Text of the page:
You Got a Friend in Purgatory

By Chris Sparks

Lord of the Rings is one of the most useful guides to the spiritual life out there, and one that's helpful to consider as we enter November, the month the Church dedicates to the Holy Souls in Purgatory.

Don’t believe me? Let’s take a look at one key act in the books, one of the greatest actions we can take in the spiritual life: rustling up some allies.

In fact, that’s really the heart of those books. Gandalf the Gray, wizard and incarnate angel, serves the forces of light by alerting the many creatures on the side of goodness that there’s an enemy, that enemy is powerful, and everyone needs to band together to defeat him. Gandalf serves as a messenger and an encourager, an angel and a Barnabas, in order to rouse up Middle-Earth against their ancient enemy and cast him back into the Shadow from whence he came.

Sound familiar? It’s the role of the Holy Father, of bishops, priests, and deacons, and indeed, of every Christian, to do the same. We are all called to first love God and neighbor. Because we love God and neighbor, we are called to oppose the wickedness and snares of the devil, and summon others to the same great combat.

We can’t fight the forces of hell on our own. No — we need God, His heavenly hosts, and the whole Mystical Body of Christ on our side. And they will only act if they are asked, if they are invited in.

One of the greatest bodies of allies we have open to us is in Purgatory. Millions of souls have passed from this life before us, and many of them do not have anyone to pray for them or use indulgences to draw upon the Church’s treasury of graces to speed them home to Heaven.

Pray for the dead this November. They will pray for us in turn, countless souls interceding with love and gratitude for those who helped them when they could not help themselves. We need their intercession more than ever.

We can count on their love and their prayers for us; after all, if we remember anyone who has died well enough and fondly enough to be worried about their swift passage to Heaven, it’s a fair bet they remember us fondly and love us enough to intercede for us in turn as much as they are able.

Remember them in your Divine Mercy Chaplet, in your prayer before the Divine Mercy Image, in the 3 o’clock Hour of Great Mercy every day. Offer the “O Blood and Water” prayer for them:

O Blood and Water, which gushed forth from the Heart of Jesus as a fount of mercy for us, I trust in You!

After all, praying for the dead is one of the works of mercy, one that St. Faustina practiced repeatedly throughout her lifetime, often because the souls of the dead appeared to her and asked for her prayers (see Diary of Saint Maria Faustina Kowalska, 21, 58, 594, 1185-1187). She even visited Purgatory:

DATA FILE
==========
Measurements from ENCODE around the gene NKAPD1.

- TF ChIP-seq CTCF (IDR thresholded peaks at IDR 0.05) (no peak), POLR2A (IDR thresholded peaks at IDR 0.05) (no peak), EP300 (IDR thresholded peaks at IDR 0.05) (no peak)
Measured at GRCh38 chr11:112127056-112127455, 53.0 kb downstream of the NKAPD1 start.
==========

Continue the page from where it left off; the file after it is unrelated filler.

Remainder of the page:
I saw my Guardian Angel, who ordered me to follow him. In a moment I was in a misty place full of fire in which there was a great crowd of suffering souls. They were praying fervently, but to no avail, for themselves; only we can come to their aid. The flames which were burning them did not touch me at all. My Guardian Angel did not leave me for an instant. I asked these souls what their greatest suffering was. They answered me in one voice that their greatest torment was longing for God. I saw Our Lady visiting the souls in Purgatory. The souls call her "The Star of the Sea." She brings them refreshment. I wanted to talk with them some more, but my Guardian Angel beckoned me to leave. We went out of that prison of suffering. [I heard an interior voice] which said, "My mercy does not want this, but justice demands it." Since that time, I am in closer communion with the suffering souls (Diary, 20).

Through that communion, she was inspired to continue to offer prayers and suffrages for the Holy Souls till she herself died.

Let us do the same. Let’s pick something that worries us in the Church or the wider world. And then let’s set to work gathering indulgences, enrolling the deceased in the Association of Marian Helpers, offering prayers, joining the Holy Souls Sodality, or performing works of mercy with the intention of helping speed the Holy Souls along their path to Heaven, asking them in return to intercede for God’s will to be done in whatever situation is most concerning to us.

There’s plenty wrong in the world. Let’s gather some allies and win a victory, for Heaven’s sake!

Chris Sparks serves as senior book editor for the Marian Fathers. He is the author of the Marian Press book How Can You Still Be Catholic? 50 Answers to a Good Question.

Remember departed loved ones at the National Shrine of The Divine Mercy.

(Photo by Jessica Johnston on Unsplash.)


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